Local News Articles

Assessor Sending "Change of Assessment" Notices to Landowners

May 5, 2017
by: 
Dwayne Page
Assessor of Property Shannon Cantrell

Many DeKalb County landowners may see a change in their property assessments this year.

Assessor of Property Shannon Cantrell said “Change of Assessment” letters are being sent to those affected.

“Change of assessment letters are going out this month (May) because the assessment on your property, whether it be real property or personal property, has either gone up or down. There has been a change so you will get a “change of assessment” notice,” Cantrell told WJLE.

If you don’t agree with your property assessments, Cantrell said you should not wait until you get your tax bill in the fall to try and do something about it. The time to raise concerns is when the DeKalb County Board of Equalization meets in June. Cantrell will be taking appointments for those appeals starting May 22. The Board of Equalization will meet starting Monday, June 5 from 8:00 a.m. until 4:30 p.m. in the conference room of the Assessor of Property Office at the county complex building.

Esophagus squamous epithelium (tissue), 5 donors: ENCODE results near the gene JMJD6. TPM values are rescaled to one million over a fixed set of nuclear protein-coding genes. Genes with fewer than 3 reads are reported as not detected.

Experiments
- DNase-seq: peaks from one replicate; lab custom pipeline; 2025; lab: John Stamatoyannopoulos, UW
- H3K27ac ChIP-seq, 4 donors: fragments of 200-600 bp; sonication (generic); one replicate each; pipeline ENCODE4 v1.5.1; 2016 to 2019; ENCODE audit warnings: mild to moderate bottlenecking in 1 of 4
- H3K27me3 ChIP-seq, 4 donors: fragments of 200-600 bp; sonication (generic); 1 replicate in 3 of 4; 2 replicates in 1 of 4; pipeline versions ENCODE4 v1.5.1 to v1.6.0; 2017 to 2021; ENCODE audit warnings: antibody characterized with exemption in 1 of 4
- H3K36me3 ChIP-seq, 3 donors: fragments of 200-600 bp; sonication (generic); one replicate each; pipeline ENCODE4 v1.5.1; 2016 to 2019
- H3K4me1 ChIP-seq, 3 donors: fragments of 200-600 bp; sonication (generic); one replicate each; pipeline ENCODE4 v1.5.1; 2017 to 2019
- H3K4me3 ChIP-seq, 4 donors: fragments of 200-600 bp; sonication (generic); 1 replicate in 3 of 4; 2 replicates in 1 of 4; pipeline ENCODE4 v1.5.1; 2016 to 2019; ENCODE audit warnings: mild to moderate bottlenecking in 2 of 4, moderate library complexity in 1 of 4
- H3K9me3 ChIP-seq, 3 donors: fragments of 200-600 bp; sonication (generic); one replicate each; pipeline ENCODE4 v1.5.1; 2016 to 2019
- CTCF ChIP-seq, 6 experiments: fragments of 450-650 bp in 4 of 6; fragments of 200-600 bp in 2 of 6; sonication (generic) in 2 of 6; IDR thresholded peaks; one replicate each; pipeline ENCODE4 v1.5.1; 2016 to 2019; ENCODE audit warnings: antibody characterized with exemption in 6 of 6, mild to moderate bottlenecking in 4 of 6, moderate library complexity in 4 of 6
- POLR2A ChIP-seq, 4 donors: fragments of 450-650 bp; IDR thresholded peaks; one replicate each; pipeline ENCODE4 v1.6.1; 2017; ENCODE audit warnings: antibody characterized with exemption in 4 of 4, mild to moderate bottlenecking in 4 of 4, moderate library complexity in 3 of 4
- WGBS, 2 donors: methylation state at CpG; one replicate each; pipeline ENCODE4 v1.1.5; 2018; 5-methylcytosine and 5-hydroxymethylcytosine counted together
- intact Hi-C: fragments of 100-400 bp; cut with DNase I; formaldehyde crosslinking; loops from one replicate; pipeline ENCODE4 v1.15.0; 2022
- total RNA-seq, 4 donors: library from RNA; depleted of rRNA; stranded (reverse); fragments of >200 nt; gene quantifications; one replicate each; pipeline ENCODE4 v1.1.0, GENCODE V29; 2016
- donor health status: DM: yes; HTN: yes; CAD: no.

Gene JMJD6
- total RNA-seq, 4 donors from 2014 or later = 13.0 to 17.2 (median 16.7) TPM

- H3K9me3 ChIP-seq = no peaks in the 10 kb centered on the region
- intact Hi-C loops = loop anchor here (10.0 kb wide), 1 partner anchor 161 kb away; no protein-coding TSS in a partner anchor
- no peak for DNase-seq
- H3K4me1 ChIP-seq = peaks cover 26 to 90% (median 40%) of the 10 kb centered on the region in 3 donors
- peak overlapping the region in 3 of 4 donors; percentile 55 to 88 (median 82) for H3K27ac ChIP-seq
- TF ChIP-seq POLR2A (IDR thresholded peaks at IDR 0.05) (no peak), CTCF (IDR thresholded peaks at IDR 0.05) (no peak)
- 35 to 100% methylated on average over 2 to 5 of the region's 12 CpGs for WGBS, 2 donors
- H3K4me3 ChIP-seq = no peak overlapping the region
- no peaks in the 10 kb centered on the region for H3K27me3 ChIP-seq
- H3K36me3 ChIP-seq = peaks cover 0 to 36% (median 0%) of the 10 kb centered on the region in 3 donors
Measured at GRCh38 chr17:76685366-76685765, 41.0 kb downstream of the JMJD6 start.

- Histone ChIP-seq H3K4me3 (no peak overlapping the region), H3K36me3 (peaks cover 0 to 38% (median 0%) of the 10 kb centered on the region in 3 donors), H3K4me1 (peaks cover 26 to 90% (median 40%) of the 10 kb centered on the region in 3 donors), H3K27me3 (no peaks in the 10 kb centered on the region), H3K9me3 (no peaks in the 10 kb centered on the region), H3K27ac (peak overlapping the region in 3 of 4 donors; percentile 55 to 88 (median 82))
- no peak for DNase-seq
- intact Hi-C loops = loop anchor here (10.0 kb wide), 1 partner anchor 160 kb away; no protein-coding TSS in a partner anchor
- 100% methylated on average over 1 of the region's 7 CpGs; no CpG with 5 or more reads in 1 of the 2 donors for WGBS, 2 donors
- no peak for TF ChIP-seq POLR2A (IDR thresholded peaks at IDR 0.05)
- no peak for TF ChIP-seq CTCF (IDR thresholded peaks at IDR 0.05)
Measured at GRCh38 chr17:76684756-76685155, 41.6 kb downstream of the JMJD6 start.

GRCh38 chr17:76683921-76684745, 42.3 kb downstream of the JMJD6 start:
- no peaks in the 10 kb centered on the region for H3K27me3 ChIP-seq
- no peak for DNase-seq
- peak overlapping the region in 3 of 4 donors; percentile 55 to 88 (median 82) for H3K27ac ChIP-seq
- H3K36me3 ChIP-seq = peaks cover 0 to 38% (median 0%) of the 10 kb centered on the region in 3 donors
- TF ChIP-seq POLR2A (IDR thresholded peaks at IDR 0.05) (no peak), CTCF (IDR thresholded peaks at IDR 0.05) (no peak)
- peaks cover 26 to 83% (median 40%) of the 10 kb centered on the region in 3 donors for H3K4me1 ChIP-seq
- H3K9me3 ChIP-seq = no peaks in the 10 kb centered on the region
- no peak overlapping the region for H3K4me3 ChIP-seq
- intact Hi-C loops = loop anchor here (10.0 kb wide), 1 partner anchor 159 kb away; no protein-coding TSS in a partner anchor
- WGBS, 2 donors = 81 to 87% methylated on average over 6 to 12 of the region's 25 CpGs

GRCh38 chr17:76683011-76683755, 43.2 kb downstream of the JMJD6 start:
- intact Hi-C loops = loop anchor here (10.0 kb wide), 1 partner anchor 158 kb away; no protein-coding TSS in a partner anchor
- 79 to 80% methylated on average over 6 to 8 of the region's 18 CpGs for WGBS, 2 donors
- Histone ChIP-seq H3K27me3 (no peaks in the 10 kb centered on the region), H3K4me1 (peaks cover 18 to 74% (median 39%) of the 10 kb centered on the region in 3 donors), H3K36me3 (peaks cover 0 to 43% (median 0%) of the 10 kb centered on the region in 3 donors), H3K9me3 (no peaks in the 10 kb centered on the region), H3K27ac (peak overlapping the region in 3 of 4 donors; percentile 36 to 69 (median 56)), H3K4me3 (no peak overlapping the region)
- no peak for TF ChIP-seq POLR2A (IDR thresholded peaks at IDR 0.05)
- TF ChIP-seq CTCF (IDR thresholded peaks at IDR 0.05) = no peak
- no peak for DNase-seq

“Remember once the county board has met then you can no longer appeal locally for the 2017 taxes. I think that’s what catches a lot of people by surprise. They get their tax notice October 1 and that’s what really gets their attention if their taxes have gone up. Then they want to appeal it. But by that time the appeal for 2017 has already passed. We’re in the appeal season now,” said Cantrell.

“What is important to remember is that the county board of equalization normally meets the first week in June and if you would like to appeal your assessment now is the time to do that. Beginning May 22 call our office and make an appointment to meet with the county board of equalization to discuss the assessment on your appraisal,” Cantrell continued.